ALBANY — New York is setting aside $30 million to help counties across the state boost coronavirus contact tracing and combat the flu while scrapping plans for a $3 billion environmental bond.
The Restore Mother Nature Bond Act, which was set to be on the ballot in November, fell victim to COVID-19 fueled economic uncertainty.
“We’re going to postpone the environmental bond issue hopefully one year to next year,” Cuomo said during a call with reporters. “I don’t think it would be financially prudent to do it at this time.”
New York is currently facing a $13 billion budget gap due to lost tax revenue and battling the outbreak, according to the governor.
The bond is part of a $33 billion, 5-year plan to combat climate change, reduce flood risks and restore fish and wildlife habitats.
The last time the state took on such an expansive environmental capital initiative was in 1996 when New York enacted the $1.75 billion Clean Water/Clean Air Bond Act.
“Removing the Bond Act from this year’s ballot is shortsighted and strips New Yorkers of the opportunity to voice their support for clean water, clean energy, and green jobs,” said Peter Iwanowicz, the executive director of Environmental Advocates NY. “As New York navigates the recovery to the pandemic, it must ensure New Yorkers have clean water drink and clean air to breathe. This is not a good start.”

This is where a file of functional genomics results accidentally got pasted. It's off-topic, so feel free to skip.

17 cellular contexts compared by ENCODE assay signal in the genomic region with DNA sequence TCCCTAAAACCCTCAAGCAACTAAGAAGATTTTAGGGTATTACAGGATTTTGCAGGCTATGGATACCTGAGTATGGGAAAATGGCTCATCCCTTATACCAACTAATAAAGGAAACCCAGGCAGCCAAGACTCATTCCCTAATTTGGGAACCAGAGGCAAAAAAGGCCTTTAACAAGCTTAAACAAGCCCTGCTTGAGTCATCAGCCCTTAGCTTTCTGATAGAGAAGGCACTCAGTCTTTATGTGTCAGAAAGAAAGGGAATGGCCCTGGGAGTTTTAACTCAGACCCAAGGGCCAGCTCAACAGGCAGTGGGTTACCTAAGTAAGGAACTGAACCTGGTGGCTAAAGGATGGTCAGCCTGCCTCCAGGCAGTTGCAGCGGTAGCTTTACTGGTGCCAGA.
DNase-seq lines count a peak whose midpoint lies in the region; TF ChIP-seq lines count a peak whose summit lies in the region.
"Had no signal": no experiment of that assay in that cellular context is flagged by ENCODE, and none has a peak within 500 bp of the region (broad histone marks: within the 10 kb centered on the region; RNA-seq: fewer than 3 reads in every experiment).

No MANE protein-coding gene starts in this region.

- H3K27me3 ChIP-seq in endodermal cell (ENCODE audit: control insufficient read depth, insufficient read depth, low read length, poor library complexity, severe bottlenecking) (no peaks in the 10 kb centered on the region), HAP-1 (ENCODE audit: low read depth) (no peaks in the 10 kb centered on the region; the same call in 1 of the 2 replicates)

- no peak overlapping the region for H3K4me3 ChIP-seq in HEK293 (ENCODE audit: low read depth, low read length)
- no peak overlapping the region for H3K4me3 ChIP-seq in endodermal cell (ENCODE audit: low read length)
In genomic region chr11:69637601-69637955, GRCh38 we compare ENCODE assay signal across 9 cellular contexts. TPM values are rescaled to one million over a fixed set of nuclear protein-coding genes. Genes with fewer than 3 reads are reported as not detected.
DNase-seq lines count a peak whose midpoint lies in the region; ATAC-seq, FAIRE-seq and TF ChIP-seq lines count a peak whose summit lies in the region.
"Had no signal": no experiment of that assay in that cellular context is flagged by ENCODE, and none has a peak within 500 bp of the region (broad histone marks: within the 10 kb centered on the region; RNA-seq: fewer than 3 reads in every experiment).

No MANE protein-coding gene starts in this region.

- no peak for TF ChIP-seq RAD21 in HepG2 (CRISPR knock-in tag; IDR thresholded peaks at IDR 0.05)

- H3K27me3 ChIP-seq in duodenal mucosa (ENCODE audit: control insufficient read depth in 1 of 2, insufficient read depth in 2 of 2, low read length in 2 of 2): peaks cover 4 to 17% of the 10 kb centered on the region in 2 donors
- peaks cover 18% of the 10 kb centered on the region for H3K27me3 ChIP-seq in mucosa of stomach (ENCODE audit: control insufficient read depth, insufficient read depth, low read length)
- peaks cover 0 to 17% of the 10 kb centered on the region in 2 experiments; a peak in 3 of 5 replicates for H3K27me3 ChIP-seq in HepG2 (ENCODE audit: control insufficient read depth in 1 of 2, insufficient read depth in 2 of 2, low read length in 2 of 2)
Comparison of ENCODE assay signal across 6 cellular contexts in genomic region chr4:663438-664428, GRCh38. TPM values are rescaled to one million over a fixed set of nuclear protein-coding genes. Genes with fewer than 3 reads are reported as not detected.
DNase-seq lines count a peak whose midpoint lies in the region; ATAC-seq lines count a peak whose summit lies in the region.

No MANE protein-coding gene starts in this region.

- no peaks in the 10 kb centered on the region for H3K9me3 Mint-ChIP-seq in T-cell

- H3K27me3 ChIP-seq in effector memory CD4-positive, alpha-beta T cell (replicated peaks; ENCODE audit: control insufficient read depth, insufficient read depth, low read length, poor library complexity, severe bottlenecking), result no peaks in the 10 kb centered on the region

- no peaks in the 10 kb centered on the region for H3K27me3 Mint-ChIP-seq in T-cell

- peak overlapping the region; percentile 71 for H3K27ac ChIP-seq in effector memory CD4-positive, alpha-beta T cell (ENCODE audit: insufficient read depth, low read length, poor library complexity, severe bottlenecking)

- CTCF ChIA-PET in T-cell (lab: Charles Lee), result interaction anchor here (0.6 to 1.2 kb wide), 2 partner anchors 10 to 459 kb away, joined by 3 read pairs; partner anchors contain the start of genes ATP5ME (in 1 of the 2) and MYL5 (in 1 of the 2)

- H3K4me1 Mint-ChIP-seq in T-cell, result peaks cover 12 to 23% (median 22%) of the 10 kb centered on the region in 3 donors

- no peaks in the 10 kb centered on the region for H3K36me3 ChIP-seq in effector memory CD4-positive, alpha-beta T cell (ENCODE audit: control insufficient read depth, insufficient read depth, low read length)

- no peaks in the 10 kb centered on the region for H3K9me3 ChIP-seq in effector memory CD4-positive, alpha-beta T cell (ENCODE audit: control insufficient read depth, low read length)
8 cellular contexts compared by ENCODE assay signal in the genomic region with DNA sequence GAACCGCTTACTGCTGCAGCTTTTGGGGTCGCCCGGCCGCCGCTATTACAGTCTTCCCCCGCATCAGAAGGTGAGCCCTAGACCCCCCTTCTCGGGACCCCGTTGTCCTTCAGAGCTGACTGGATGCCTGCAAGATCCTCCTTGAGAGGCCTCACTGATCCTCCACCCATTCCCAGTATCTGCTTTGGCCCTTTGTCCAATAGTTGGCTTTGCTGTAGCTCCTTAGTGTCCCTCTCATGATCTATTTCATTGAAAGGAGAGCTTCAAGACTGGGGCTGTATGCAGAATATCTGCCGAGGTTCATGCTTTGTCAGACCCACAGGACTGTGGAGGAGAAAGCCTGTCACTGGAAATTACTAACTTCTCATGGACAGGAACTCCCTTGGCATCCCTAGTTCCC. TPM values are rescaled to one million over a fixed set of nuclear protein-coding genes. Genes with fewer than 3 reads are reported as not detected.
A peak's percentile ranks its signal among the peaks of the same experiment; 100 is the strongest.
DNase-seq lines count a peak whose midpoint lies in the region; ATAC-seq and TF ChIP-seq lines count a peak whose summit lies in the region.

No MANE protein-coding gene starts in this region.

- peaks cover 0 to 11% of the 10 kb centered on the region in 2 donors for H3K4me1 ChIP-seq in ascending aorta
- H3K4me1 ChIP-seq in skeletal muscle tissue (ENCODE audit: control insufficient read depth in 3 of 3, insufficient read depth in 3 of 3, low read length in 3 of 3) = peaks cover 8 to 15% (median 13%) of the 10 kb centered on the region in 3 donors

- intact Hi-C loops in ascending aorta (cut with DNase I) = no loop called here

Cuomo also announced that the state will provide $30 million to counties to boost contact tracing and prepare for flu vaccines at already overburdened labs.
“People will need flu tests and also want COVID tests,” the governor said. “We want the counties to be ready.”
The state conducted more than 73,000 coronavirus tests on Wednesday and reported 777 positives, a 1.06% infection rate. Another 13 New Yorkers died from the virus, Cuomo said. Statewide, 586 people are hospitalized with the virus, the lowest number since March 17.
“That is all great, great news,” he said.
Another 41 bars and restaurants were hit with violations on Wednesday for failing to follow state coronavirus safety guidelines. Cuomo has repeatedly admonished throngs of young people who have congregated outside establishments across the city to drink and socialize, often not wearing masks or practicing social distancing.
The state reported an uptick in infections among twenty-somethings.
“The phenomenon of increasing infection rate among young people … is not a New York phenomenon,” Cuomo said. “It’s an international phenomenon. The World Health Organization has warned about it.”
Twenty of the 41 establishments ticketed on Wednesday were located in Manhattan and face the possibility of losing their liquor license.